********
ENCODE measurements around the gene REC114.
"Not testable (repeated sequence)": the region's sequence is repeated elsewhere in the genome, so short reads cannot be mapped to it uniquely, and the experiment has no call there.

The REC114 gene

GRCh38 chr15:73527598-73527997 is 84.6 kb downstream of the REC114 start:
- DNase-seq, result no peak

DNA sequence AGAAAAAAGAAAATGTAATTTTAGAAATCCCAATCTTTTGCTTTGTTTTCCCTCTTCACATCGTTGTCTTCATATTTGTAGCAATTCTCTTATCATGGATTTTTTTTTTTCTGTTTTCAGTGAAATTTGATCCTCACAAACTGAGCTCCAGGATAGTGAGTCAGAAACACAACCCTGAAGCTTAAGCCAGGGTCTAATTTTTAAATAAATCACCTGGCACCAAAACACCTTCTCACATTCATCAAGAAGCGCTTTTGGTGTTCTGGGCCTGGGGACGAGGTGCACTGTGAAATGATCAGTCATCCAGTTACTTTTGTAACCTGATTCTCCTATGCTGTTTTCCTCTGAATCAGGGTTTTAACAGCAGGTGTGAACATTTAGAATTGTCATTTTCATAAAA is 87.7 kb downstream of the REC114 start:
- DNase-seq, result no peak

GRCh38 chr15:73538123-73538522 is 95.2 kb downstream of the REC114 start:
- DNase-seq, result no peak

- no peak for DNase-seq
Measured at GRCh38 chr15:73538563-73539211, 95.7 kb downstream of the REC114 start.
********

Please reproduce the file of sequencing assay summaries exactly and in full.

ENCODE measurements around the gene REC114.
"Not testable (repeated sequence)": the region's sequence is repeated elsewhere in the genome, so short reads cannot be mapped to it uniquely, and the experiment has no call there.

The REC114 gene

GRCh38 chr15:73527598-73527997 is 84.6 kb downstream of the REC114 start:
- DNase-seq, result no peak

DNA sequence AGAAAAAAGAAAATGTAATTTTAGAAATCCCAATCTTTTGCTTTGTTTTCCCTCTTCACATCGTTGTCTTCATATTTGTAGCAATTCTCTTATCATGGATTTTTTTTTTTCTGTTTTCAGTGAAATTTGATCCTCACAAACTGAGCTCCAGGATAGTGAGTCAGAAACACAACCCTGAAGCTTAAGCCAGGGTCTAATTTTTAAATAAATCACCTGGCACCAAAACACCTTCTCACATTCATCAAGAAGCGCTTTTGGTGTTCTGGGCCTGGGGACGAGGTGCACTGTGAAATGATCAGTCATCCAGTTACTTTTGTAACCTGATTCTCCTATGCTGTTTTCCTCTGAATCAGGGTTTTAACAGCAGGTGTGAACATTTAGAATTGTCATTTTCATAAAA is 87.7 kb downstream of the REC114 start:
- DNase-seq, result no peak

GRCh38 chr15:73538123-73538522 is 95.2 kb downstream of the REC114 start:
- DNase-seq, result no peak

- no peak for DNase-seq
Measured at GRCh38 chr15:73538563-73539211, 95.7 kb downstream of the REC114 start.